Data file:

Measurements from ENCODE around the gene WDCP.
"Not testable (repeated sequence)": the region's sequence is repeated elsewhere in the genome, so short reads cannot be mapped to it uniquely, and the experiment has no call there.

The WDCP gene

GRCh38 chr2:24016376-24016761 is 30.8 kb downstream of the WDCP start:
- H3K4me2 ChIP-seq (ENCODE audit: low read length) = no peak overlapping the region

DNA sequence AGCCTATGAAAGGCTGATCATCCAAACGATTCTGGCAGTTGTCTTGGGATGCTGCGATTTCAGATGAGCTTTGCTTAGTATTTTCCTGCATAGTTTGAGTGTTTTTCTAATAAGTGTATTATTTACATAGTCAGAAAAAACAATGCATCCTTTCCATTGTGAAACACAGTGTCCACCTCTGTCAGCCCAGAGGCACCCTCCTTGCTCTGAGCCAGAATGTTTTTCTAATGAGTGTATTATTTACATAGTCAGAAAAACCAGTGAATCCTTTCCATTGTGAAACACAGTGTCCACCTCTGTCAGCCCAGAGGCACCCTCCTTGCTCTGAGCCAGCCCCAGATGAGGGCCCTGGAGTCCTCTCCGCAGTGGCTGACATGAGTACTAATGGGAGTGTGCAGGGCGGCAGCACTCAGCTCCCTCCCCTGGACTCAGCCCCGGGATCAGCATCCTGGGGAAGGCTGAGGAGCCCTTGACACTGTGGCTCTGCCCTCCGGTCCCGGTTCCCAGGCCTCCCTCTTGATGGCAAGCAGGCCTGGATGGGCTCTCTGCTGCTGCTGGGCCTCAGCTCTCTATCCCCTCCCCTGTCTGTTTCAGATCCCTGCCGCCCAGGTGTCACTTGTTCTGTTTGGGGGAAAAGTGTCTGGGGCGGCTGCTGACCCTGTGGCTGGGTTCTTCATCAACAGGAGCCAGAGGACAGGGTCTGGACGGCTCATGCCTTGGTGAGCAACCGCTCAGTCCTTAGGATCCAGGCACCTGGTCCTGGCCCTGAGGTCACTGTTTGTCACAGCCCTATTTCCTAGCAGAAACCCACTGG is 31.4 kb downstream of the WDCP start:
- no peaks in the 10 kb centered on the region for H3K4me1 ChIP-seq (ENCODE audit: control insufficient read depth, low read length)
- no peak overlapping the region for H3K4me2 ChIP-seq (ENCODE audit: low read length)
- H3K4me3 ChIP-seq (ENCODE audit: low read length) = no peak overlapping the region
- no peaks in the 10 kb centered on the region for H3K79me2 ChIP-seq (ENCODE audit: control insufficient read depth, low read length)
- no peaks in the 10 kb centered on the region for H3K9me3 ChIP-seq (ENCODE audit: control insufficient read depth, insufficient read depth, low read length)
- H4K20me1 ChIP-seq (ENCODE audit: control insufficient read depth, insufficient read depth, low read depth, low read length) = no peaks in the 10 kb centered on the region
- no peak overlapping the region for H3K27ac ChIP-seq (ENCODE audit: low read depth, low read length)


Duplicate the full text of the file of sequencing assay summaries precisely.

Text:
Measurements from ENCODE around the gene WDCP.
"Not testable (repeated sequence)": the region's sequence is repeated elsewhere in the genome, so short reads cannot be mapped to it uniquely, and the experiment has no call there.

The WDCP gene

GRCh38 chr2:24016376-24016761 is 30.8 kb downstream of the WDCP start:
- H3K4me2 ChIP-seq (ENCODE audit: low read length) = no peak overlapping the region

DNA sequence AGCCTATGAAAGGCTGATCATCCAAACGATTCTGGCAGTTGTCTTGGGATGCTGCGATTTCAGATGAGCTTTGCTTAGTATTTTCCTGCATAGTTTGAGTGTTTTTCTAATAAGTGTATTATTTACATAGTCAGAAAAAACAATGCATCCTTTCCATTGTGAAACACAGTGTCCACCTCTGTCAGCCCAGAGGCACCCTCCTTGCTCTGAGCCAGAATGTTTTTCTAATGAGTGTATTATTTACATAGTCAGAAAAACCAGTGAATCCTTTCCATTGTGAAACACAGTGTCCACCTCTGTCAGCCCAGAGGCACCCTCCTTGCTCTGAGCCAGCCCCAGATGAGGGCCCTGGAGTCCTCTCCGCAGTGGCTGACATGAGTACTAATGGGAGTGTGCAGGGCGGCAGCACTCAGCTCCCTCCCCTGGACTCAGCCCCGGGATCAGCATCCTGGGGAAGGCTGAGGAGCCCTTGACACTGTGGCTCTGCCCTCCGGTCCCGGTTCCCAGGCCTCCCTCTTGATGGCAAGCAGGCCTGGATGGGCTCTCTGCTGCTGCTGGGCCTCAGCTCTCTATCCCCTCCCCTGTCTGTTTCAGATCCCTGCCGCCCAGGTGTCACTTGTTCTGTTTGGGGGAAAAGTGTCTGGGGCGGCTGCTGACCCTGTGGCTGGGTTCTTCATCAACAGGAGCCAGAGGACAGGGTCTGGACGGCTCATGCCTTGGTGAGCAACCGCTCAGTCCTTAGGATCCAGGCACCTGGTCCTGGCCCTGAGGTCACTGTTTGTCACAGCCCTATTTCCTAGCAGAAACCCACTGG is 31.4 kb downstream of the WDCP start:
- no peaks in the 10 kb centered on the region for H3K4me1 ChIP-seq (ENCODE audit: control insufficient read depth, low read length)
- no peak overlapping the region for H3K4me2 ChIP-seq (ENCODE audit: low read length)
- H3K4me3 ChIP-seq (ENCODE audit: low read length) = no peak overlapping the region
- no peaks in the 10 kb centered on the region for H3K79me2 ChIP-seq (ENCODE audit: control insufficient read depth, low read length)
- no peaks in the 10 kb centered on the region for H3K9me3 ChIP-seq (ENCODE audit: control insufficient read depth, insufficient read depth, low read length)
- H4K20me1 ChIP-seq (ENCODE audit: control insufficient read depth, insufficient read depth, low read depth, low read length) = no peaks in the 10 kb centered on the region
- no peak overlapping the region for H3K27ac ChIP-seq (ENCODE audit: low read depth, low read length)